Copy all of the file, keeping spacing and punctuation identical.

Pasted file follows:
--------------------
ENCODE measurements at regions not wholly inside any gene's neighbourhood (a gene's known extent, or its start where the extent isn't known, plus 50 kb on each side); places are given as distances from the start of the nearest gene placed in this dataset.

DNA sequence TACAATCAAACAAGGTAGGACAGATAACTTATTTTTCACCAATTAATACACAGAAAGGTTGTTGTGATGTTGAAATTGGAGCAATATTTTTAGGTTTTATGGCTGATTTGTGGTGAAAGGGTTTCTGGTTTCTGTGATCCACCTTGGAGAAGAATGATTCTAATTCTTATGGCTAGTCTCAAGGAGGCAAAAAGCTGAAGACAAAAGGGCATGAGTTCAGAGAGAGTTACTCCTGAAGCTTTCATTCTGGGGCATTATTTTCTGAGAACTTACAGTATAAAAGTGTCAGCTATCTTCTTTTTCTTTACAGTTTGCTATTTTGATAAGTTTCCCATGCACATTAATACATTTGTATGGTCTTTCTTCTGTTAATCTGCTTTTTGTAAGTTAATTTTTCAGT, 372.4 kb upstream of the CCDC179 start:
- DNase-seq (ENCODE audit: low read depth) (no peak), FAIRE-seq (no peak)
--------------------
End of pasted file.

ENCODE measurements at regions not wholly inside any gene's neighbourhood (a gene's known extent, or its start where the extent isn't known, plus 50 kb on each side); places are given as distances from the start of the nearest gene placed in this dataset.

DNA sequence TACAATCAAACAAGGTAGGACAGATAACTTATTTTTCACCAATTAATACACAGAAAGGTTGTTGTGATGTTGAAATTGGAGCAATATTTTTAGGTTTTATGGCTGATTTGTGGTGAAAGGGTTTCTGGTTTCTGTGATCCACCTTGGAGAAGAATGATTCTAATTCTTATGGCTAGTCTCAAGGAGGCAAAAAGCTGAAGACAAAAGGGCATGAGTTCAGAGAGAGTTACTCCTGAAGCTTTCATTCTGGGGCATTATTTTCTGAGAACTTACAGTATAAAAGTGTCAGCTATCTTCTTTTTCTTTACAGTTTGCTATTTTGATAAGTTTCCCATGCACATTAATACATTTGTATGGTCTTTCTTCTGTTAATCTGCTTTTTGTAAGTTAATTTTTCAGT, 372.4 kb upstream of the CCDC179 start:
- DNase-seq (ENCODE audit: low read depth) (no peak), FAIRE-seq (no peak)